My own ideas on cause of memory loss
Copyright George Christos 2003
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Current theories of the cause of Alzheimer's disease (AD) do not address the question as to why AD patients initially and gradually lose their short-term memory, followed later by progressive and accelerated loss of other memory, language, motor skills, perception and very short-term memory. We propose that this pattern of memory loss may be a result of a REM sleep deficit or malfunction. This hypothesis is also supported by :
(1) Results which show that AD patients have less REM sleep than controls.
(2) There is an established close correspondence between learning/memory and REM sleep. REM sleep deprivation is known to result in (mild) impairment in learning recent information.
(3) AD patients have a degenerated cholinergic system of the brain. The cholinergic system is known to activate/stimulate the REM sleep process.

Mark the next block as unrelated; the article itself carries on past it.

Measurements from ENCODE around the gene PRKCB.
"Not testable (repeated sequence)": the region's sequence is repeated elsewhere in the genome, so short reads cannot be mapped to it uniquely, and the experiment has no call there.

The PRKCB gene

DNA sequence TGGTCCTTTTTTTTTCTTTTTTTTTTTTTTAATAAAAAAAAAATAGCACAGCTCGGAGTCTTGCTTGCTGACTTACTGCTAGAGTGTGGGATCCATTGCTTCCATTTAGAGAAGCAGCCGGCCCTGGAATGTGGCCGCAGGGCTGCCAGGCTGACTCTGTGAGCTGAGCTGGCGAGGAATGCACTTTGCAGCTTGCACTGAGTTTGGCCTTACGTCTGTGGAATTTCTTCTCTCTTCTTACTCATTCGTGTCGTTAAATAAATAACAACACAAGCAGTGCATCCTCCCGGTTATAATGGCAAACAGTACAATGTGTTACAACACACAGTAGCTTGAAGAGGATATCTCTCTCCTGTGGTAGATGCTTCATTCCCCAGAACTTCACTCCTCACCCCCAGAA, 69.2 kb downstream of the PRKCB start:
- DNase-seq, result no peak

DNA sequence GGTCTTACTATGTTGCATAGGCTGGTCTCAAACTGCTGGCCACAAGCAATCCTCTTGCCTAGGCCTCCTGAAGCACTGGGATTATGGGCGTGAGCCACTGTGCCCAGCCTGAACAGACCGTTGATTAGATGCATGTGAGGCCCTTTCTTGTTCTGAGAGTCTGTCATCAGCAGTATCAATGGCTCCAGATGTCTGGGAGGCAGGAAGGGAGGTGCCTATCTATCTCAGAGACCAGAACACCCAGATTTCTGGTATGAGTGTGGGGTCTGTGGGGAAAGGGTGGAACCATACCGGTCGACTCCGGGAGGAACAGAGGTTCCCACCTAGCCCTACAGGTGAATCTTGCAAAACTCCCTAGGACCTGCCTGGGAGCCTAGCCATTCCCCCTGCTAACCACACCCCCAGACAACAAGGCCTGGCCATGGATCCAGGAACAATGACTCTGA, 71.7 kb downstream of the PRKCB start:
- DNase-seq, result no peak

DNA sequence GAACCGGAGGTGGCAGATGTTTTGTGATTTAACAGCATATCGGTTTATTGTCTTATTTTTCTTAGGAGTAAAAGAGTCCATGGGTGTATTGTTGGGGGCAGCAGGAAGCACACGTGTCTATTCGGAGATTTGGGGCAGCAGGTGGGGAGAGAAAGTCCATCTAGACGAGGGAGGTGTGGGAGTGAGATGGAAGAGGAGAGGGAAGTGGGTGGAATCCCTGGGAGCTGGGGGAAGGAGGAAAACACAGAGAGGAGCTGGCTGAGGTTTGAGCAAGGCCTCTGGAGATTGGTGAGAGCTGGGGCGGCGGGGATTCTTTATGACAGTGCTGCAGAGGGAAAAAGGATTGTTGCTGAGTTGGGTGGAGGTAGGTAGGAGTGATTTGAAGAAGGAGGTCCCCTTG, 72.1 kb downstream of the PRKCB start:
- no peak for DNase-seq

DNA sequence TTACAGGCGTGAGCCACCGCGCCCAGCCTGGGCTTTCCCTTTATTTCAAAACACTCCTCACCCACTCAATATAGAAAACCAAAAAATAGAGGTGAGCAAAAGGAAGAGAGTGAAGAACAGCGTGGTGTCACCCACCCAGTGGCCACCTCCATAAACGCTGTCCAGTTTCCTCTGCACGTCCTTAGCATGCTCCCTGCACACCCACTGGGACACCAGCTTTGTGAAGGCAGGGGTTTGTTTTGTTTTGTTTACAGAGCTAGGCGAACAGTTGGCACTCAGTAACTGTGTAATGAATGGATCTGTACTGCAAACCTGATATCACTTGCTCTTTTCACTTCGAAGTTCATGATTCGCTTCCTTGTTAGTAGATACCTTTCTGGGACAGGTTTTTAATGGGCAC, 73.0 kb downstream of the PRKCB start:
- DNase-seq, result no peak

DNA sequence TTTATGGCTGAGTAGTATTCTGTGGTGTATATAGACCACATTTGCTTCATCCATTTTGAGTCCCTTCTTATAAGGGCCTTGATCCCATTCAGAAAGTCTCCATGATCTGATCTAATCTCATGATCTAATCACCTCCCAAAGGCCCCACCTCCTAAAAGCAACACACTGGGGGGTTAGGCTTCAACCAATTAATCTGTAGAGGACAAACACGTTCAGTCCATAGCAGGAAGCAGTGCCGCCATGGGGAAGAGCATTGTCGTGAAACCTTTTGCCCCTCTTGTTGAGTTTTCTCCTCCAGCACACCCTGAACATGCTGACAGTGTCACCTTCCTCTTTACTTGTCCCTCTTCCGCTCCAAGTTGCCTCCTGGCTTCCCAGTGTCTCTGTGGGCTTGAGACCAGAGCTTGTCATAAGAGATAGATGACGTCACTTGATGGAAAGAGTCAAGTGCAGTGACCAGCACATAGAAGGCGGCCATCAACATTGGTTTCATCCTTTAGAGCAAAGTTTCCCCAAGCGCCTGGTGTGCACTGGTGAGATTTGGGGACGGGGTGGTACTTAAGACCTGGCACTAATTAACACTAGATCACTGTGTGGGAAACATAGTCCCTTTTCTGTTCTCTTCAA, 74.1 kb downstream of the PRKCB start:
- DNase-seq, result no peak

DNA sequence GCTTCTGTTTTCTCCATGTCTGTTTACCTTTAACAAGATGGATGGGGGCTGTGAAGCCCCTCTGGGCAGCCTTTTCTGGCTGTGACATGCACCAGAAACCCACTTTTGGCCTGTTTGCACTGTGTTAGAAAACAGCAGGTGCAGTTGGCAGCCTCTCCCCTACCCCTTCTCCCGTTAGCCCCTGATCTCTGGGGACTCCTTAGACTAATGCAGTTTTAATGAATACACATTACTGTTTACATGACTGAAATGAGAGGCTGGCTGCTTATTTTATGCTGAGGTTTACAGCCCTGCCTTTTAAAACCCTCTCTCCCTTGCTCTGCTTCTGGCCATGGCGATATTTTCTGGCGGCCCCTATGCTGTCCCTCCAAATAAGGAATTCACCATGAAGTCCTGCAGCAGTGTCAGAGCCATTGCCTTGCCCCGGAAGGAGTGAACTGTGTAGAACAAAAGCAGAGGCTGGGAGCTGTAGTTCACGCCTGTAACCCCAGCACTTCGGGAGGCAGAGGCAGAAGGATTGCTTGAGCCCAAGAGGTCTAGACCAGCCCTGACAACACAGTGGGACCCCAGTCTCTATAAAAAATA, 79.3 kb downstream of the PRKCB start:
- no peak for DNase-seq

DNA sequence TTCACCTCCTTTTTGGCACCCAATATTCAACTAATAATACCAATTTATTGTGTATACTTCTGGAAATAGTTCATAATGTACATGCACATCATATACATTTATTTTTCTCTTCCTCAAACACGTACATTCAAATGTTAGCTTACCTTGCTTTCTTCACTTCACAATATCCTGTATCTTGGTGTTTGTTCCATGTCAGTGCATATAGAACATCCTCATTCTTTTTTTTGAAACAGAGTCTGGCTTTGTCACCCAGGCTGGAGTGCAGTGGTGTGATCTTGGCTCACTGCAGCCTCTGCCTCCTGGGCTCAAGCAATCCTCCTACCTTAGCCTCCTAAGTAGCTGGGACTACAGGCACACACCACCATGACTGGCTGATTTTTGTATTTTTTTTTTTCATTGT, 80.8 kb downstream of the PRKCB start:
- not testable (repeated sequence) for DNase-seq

(4) The lesions in AD victims are primarily located in those regions of the brain that are considered to be active during REM sleep.
(5) There is a natural mechanism by which the REM sleep in humans is reduced from 8 hours each day at birth to less than one hour each day in old age. An acceleration of this process can lead to possible REM deficit at old age. Furthermore, since old people have so little REM sleep they are more vulnerable to a REM sleep deficit.
The REM sleep deficit mechanism may also work in conjunction with other theories of the etiology of AD, in which case, the REM sleep deficit may explain the progression and/or the acceleration of memory loss in AD. If our ideas are correct, it offers hope that the memory loss in AD may be alleviated or reduced by prolonged periods of increased REM sleep. REM sleep deficit may also be useful for early diagnosis of AD disease. Our hypothesis can be tested by more detailed studies of the amount of REM sleep in patients with AD, particularly in the early stages of the disease.
Here is a link
to some drugs used to treat Alzheimers's disease. Note that the first 3
are cholinesterase inhibitors work by slowing down the process that
breaks down a key neurotransmitter. Donepezil, galantamine and
rivastigmine are cholinesterase inhibitors.